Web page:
Air Show Honors Uncommon Valor
(October 10, 2010)
|MARINE CORPS AIR STATION MIRAMAR, Calif. (MCN - 10/7/2010) —
More than 850,000 eager spectators came to Marine Corps Air
Station Miramar Air Show, themed “uncommon valor,” to honor
the 65th anniversary of the raising of the flag on Mount
The 2010 theme was to remind air show participants of the sacrifices
made by Marines and sailors in the Pacific campaign of World War II. The
Iwo Jima veterans also enjoyed VIP treatment.
“The Marine Corps has treated us superbly,” said Gail Chatfield, Iwo
Jima Reunion Committee ticket chairperson and author of “By Dammit,
Col. Frank A. Richie, MCAS Miramar commanding officer, contacted the
committee to invite the veterans.
MARINE CORPS AIR
STATION MIRAMAR, Calif. - Iwo Jima veterans
stand and salute the playing of the national
anthem at the air show here Oct. 3, 2010. The
veterans were invited as part of the show's
salute to the 65th anniversary of the landing at
Iwo Jima and theme, "uncommon valor."
The VIP service allowed many Iwo Jima veterans
to enjoy the air show who otherwise would not
Col. Richie arranged a shuttle service from the parking lot
to a VIP chalet centered on the flight line. The veterans
and their families enjoyed catered drinks, snacks, meals,
and desserts as well as a front row seat for the air show.
“That's really what I came down here for, to see the
flying,” said Art Strobel, an Iwo Jima veteran.
“I think it's great, and it's great to see all these young
people out here,” added Strobel.
“I've been here several times. It's great that we're getting
this today. It's wonderful,” said Nelson S. Gerhart, an Iwo
Jima Silver Star recipient.
Gerhart served with the 5th Marine Division, which raised
the flag on Mount Suribachi, and hit the beach on Iwo Jima
in the same landing craft as Sgt. John Basilone, a Medal of
Honor and Navy Cross recipient.
“It was time to be afraid,” Gerhart said of hitting the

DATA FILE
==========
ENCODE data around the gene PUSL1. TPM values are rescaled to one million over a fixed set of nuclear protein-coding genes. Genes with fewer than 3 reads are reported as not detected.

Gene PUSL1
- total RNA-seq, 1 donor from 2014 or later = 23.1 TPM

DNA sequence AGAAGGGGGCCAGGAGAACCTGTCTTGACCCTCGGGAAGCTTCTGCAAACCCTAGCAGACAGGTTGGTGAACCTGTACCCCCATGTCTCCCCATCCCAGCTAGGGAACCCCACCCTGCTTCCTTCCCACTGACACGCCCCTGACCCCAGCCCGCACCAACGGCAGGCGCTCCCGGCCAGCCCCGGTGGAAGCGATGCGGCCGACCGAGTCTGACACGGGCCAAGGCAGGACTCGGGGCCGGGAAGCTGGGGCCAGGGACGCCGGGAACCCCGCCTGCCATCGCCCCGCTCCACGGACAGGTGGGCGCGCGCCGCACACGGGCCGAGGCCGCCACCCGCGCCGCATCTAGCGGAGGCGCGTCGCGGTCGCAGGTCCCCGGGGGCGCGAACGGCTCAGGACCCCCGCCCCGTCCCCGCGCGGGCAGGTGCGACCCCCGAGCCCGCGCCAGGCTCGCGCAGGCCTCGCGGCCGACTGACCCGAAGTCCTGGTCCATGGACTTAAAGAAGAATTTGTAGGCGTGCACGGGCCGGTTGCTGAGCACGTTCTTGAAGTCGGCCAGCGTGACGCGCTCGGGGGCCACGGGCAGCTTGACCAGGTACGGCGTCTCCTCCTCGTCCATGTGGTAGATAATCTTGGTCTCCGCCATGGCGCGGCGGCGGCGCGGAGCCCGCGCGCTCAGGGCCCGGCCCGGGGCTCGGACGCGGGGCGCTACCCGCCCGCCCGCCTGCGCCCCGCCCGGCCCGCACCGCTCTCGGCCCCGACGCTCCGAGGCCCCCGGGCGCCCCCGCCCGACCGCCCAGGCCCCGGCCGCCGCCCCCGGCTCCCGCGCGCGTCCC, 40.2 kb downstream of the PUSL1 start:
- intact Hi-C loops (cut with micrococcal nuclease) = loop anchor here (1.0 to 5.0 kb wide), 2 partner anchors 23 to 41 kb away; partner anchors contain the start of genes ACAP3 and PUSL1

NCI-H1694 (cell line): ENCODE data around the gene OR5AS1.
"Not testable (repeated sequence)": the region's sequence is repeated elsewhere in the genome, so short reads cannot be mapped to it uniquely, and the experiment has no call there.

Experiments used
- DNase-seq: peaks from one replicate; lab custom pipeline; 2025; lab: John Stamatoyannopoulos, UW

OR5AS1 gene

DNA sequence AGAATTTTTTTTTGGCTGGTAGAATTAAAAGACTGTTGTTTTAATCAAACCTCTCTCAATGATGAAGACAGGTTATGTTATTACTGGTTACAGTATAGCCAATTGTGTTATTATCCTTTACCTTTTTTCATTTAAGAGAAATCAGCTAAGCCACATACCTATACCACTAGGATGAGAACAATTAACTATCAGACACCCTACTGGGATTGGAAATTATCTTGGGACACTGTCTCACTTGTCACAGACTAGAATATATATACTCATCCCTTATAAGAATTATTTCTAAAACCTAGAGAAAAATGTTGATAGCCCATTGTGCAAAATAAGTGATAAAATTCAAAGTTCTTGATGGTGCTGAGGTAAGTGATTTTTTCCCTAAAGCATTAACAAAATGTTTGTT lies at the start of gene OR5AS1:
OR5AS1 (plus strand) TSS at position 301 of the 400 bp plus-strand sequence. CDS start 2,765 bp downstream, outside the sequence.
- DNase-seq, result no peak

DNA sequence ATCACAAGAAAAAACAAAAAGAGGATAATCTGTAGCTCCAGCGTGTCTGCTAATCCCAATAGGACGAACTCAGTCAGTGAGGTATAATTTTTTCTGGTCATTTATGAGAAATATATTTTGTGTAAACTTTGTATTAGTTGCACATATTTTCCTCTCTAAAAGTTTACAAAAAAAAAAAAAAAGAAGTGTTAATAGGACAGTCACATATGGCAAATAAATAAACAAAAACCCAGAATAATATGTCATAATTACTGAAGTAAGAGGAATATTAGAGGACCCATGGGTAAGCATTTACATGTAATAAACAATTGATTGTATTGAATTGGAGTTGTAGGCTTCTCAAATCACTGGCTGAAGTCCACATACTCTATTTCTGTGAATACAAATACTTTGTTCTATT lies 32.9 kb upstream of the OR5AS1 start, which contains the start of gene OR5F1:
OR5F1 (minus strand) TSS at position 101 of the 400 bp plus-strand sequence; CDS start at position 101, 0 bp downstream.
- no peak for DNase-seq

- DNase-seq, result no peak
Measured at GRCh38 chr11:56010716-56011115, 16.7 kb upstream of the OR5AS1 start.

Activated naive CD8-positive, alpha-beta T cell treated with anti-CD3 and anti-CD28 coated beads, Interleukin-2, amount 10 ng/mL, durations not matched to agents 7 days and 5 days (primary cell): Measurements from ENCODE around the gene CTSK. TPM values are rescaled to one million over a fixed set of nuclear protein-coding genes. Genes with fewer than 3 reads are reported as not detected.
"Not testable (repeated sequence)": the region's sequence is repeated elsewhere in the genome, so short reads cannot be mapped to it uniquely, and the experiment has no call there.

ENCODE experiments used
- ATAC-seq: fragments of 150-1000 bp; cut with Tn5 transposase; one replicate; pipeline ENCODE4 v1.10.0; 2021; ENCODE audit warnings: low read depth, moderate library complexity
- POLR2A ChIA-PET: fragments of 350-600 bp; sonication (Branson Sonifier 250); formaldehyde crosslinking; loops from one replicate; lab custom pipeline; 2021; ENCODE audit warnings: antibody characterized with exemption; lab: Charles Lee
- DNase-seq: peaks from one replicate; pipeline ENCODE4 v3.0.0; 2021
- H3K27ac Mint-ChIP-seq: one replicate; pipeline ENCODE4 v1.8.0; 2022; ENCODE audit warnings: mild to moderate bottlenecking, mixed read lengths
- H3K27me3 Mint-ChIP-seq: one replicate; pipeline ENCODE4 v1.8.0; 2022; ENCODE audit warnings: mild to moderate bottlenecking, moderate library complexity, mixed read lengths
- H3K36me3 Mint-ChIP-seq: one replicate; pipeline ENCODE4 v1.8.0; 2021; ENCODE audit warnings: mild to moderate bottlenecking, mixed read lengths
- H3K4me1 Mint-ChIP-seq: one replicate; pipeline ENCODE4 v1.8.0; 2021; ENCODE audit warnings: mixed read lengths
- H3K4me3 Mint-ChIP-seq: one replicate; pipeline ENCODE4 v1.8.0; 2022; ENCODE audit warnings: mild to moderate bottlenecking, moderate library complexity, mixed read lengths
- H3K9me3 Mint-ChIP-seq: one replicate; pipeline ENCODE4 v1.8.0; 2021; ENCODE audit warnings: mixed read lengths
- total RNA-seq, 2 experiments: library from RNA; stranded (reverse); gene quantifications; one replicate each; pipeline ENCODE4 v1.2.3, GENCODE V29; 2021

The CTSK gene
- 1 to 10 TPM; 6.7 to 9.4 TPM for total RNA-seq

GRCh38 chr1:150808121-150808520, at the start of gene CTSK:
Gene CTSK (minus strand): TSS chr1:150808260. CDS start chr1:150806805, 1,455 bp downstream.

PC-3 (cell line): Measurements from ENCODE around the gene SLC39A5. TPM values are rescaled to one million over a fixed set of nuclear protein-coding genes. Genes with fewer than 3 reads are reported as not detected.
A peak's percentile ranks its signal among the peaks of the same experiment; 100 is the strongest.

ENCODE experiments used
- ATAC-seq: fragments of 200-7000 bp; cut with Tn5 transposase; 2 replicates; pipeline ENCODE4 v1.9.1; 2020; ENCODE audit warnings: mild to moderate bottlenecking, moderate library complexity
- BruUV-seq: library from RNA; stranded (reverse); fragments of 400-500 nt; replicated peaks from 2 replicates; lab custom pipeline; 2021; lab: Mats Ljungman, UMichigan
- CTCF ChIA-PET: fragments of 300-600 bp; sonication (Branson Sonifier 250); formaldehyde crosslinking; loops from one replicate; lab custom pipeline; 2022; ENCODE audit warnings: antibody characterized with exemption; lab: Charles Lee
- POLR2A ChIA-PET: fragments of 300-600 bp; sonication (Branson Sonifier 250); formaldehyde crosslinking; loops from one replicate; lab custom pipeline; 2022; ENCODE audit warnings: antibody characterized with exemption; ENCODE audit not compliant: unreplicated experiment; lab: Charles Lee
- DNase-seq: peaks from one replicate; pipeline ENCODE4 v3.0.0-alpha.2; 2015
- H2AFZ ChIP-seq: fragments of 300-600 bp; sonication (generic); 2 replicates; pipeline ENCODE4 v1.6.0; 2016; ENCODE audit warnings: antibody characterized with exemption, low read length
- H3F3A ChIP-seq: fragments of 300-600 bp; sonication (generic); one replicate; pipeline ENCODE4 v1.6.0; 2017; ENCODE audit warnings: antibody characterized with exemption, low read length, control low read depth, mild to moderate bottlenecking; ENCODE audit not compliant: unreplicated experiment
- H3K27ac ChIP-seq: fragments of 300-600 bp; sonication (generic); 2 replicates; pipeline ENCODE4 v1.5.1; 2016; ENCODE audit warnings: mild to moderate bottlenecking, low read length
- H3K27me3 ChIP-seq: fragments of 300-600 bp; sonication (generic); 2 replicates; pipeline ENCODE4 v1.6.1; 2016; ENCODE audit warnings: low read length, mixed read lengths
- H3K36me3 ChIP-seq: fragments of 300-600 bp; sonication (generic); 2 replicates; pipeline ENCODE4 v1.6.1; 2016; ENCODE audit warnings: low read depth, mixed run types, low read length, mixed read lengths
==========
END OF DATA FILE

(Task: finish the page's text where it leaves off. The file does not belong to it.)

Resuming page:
Gerhart shared why he was awarded the Silver Star.
“I guess I was foolish, or just excited,” said Gerhart. The
young Marine led a tank on foot within 70 feet of a
fortified Japanese position. The tank was able to destroy
the position because of Gerhart's valor.
“I don't want to do it again, but I don't regret doing all
that I could at the time,” said Gerhart of his time on the
small Pacific island.
Today, Gerhart uses a cane, but he still stands tall when
the national anthem is played at the opening ceremony.
Though not as sharp and crisp as they were when they were
younger Marines, the veterans stood at attention for the
playing of Anchors Aweigh and the Marine's Hymn, and held
salutes for The Star-Spangled Banner.
Station Marines listened attentively to the Iwo Jima
veteran's stories of shell shock, triumph, and happy returns
to their homes.
Gerhart's eyes glistened as he retold his experiences on
“that little rock.”
For those who took the time to listen, it's difficult to
imagine how any honor can ever repay these veterans for the
sacrifices they made on Iwo Jima.
The air show served as a visual reminder for more than
850,000 people of what Marines and sailors have done in the
past, and what they continue to do today.
Article and photo by LCpl. Lisa M. Tourtelot|
Marine Corps Air Station Miramar
Marine Corps News
Comment on this article